On the other hand, to treat as contrary to Article 30 of the Treaty any measure whatsoever which has a restrictive effect on intra-Community trade or which makes it more difficult or cumbersome would be to underestimate the importance of the purpose of the individual measures and the relationship between the restrictive effects and the purpose. On the first point reference should be made to the judgment of the Court in the Kramer case (Judgment of 14 July 1976 in Joined Cases 3, 4 and 6/76 [1976] ECR 1279) in that it held that national measures involving a limitation of fishing activities with a view to conserving the resources of the sea do not constitute measures having an effect equivalent to a quantitative restriction prohibited under Article 30, even if the immediate effect of such measures is to reduce the volume of trade. On the second point I must quote the judgment in the Sacchi case of 30 April 1974 in Case 155/73 [1974] ECR 409 in which, consistently with Article 3 of the Commission Directive of 22 December 1969, referred to above, it was held that ‘measures governing the marketing of products where the restrictive effect exceeds the effects intrinsic to trade rules are capable of constituting measures having an effect equivalent to quantitative restrictions’, these being further defined by the words immediately following: ‘Such is the case, in particular, where the restrictive effects are out of proportion to their purpose.’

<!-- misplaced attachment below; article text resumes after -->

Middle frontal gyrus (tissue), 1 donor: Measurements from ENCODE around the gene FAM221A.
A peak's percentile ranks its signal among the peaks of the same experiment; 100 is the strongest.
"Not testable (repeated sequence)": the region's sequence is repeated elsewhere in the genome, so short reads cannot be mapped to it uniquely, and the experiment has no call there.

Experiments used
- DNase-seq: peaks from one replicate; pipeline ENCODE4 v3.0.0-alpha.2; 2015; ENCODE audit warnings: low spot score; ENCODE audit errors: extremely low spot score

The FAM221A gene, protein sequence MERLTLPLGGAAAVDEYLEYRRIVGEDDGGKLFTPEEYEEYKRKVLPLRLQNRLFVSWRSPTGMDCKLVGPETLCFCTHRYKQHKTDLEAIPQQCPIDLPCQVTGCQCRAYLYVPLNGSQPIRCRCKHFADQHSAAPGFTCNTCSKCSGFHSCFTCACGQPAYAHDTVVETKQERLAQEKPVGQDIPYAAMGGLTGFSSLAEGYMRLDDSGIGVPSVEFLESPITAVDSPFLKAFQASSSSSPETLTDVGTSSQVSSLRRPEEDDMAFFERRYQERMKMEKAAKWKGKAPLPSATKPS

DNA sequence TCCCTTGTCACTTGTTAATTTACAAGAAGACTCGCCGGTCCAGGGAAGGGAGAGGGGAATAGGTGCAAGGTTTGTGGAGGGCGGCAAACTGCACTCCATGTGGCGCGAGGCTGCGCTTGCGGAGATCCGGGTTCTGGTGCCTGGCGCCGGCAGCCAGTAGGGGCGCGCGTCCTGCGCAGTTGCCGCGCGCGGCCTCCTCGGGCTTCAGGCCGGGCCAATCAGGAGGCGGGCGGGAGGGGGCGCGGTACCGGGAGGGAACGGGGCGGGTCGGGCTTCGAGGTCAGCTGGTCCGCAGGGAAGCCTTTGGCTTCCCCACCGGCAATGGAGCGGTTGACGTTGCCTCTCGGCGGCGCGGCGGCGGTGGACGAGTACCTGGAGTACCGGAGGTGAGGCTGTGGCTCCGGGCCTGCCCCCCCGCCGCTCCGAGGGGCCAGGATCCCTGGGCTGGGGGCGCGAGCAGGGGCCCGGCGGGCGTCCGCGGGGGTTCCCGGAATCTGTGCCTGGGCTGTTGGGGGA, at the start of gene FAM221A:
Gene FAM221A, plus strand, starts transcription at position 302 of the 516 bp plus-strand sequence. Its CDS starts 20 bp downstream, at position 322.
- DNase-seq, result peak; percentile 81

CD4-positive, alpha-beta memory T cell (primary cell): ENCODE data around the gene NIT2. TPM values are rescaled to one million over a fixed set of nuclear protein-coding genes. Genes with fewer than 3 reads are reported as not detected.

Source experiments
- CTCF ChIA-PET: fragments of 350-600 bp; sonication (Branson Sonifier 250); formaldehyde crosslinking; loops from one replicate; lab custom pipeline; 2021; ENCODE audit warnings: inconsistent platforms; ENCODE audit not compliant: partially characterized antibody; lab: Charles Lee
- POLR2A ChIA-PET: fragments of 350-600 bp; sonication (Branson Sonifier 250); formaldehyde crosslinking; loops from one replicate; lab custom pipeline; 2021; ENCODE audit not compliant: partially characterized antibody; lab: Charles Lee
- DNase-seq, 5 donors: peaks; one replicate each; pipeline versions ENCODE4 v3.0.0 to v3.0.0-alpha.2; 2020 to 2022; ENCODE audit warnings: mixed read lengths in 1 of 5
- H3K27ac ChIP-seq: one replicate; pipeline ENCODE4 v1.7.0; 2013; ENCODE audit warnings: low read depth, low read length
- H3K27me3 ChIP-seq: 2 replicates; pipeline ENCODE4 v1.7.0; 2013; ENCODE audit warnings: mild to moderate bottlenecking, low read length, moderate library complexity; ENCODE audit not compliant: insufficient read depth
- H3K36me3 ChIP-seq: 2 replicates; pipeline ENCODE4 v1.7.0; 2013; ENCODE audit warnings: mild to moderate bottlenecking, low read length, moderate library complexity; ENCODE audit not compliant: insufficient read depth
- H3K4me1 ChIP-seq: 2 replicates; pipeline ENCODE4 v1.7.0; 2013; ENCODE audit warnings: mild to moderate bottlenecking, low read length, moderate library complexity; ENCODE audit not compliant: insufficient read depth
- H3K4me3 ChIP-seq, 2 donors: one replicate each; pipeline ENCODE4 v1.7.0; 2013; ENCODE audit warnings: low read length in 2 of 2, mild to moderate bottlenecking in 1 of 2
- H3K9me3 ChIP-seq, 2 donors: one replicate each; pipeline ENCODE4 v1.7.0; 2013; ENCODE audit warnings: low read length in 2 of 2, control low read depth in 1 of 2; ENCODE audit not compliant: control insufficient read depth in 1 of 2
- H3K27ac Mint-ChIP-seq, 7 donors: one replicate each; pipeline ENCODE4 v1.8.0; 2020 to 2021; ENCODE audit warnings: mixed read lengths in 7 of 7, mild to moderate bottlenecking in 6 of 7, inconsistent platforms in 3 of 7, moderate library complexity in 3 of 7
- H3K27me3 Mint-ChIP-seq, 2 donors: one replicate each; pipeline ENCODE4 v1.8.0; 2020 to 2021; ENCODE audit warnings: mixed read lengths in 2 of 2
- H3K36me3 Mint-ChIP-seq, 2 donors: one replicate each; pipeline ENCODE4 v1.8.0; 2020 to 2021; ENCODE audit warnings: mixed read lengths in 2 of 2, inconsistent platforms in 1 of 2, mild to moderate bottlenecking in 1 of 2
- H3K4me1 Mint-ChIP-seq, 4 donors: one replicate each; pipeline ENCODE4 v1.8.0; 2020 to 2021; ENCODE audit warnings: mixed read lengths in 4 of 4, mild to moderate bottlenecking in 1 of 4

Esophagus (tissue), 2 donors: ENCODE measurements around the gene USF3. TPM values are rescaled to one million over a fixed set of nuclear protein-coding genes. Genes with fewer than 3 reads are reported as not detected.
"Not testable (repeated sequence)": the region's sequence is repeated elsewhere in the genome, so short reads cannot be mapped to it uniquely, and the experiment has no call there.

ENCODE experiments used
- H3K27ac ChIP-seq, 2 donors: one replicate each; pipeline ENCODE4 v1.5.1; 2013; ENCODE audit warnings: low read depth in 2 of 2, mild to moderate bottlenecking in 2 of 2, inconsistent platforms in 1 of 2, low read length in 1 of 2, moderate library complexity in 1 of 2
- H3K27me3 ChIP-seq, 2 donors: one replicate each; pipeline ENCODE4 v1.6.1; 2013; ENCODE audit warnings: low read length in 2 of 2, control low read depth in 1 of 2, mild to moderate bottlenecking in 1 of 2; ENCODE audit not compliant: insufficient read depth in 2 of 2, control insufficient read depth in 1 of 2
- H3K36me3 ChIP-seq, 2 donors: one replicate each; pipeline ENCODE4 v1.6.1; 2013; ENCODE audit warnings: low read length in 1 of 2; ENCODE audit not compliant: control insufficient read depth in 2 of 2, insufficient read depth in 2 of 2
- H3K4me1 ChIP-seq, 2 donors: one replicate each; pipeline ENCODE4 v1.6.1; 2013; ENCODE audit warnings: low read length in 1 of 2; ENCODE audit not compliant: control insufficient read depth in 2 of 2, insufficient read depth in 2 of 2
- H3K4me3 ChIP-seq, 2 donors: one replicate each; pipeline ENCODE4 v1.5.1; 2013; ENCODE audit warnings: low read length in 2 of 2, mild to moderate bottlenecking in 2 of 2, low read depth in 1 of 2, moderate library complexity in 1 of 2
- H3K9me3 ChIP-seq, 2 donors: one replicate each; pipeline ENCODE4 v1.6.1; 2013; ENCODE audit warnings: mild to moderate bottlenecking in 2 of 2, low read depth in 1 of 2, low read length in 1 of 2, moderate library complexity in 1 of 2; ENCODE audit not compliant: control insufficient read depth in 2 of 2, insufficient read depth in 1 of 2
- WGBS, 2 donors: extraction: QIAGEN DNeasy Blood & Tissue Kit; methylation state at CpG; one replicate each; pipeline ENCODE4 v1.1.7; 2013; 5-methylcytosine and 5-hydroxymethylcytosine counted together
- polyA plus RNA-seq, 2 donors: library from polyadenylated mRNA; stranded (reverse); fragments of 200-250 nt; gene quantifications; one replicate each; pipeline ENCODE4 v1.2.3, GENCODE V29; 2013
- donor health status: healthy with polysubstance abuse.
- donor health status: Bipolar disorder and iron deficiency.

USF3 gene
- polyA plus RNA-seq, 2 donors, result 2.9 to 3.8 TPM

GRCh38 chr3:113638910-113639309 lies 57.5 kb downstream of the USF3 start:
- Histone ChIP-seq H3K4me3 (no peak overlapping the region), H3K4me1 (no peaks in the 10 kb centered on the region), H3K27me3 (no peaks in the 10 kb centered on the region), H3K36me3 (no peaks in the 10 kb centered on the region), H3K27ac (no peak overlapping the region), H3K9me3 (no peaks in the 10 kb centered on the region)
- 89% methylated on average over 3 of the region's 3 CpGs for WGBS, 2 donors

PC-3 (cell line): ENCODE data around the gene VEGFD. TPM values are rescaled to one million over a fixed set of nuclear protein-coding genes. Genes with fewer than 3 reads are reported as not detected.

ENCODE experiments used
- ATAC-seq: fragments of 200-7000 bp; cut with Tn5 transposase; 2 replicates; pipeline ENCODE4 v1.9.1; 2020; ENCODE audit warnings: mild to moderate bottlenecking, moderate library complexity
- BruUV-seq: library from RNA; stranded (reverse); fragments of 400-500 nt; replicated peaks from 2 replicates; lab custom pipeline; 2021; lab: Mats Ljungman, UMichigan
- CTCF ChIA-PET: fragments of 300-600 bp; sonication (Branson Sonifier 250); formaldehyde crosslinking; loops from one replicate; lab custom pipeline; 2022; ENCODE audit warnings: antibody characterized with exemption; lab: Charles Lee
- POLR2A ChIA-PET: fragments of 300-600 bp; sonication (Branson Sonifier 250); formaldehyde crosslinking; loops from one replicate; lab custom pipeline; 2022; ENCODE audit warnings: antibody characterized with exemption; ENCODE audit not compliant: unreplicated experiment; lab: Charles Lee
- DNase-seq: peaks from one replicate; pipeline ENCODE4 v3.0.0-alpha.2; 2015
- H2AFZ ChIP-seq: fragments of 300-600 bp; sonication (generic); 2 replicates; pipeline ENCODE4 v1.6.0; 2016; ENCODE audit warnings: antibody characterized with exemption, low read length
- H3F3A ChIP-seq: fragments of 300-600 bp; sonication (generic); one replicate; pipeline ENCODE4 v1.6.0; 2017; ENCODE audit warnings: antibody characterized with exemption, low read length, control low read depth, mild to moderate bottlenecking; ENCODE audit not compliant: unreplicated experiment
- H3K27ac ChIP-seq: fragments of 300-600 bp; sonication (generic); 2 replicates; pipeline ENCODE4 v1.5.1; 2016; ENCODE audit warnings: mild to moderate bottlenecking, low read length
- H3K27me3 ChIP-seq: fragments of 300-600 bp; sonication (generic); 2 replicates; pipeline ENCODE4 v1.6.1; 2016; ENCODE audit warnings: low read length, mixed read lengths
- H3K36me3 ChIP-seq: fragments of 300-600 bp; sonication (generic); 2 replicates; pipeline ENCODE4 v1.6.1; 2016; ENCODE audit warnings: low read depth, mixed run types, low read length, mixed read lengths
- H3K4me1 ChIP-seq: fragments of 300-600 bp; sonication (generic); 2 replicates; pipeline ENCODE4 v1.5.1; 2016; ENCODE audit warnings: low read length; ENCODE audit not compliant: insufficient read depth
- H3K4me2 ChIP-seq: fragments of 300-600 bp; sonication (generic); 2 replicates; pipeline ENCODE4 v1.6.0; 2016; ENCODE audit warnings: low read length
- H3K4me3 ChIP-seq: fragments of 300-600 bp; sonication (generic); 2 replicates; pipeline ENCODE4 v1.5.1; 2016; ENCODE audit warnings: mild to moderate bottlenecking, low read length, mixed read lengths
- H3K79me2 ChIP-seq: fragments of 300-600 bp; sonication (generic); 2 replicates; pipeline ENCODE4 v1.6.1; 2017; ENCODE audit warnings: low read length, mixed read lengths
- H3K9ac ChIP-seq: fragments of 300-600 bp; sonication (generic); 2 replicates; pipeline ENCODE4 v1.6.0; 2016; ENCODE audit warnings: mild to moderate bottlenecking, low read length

The conclusion which may be drawn in the light of the foregoing considerations is, therefore, that national measures which are liable to render intra-Community trade impossible or more difficult are, as a general rule, measures having an effect equivalent to quantitative restrictions contrary to the Treaty unless they were adopted for a purpose worthy of protection and which accords with the common interests of the Member States, in which case, however, the restrictive effect must be in proportion to the lawful object being pursued.